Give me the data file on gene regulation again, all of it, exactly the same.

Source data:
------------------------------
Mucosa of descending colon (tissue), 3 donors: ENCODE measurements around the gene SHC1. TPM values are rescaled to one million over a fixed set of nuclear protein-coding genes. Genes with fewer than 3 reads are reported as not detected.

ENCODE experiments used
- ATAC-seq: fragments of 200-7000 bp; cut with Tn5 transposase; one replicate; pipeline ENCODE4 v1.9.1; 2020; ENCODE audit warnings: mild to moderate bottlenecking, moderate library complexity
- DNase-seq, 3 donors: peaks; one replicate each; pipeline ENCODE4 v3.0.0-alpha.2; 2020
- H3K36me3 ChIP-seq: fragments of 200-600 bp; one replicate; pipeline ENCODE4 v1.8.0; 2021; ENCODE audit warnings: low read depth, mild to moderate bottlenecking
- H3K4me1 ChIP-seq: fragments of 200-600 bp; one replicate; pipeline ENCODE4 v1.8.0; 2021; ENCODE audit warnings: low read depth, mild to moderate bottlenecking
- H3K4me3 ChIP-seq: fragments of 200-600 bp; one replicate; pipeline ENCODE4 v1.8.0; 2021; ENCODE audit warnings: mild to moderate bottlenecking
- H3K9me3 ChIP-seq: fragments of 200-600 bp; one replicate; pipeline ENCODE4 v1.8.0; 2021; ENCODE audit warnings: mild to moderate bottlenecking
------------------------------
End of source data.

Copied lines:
Mucosa of descending colon (tissue), 3 donors: ENCODE measurements around the gene SHC1. TPM values are rescaled to one million over a fixed set of nuclear protein-coding genes. Genes with fewer than 3 reads are reported as not detected.

ENCODE experiments used
- ATAC-seq: fragments of 200-7000 bp; cut with Tn5 transposase; one replicate; pipeline ENCODE4 v1.9.1; 2020; ENCODE audit warnings: mild to moderate bottlenecking, moderate library complexity
- DNase-seq, 3 donors: peaks; one replicate each; pipeline ENCODE4 v3.0.0-alpha.2; 2020
- H3K36me3 ChIP-seq: fragments of 200-600 bp; one replicate; pipeline ENCODE4 v1.8.0; 2021; ENCODE audit warnings: low read depth, mild to moderate bottlenecking
- H3K4me1 ChIP-seq: fragments of 200-600 bp; one replicate; pipeline ENCODE4 v1.8.0; 2021; ENCODE audit warnings: low read depth, mild to moderate bottlenecking
- H3K4me3 ChIP-seq: fragments of 200-600 bp; one replicate; pipeline ENCODE4 v1.8.0; 2021; ENCODE audit warnings: mild to moderate bottlenecking
- H3K9me3 ChIP-seq: fragments of 200-600 bp; one replicate; pipeline ENCODE4 v1.8.0; 2021; ENCODE audit warnings: mild to moderate bottlenecking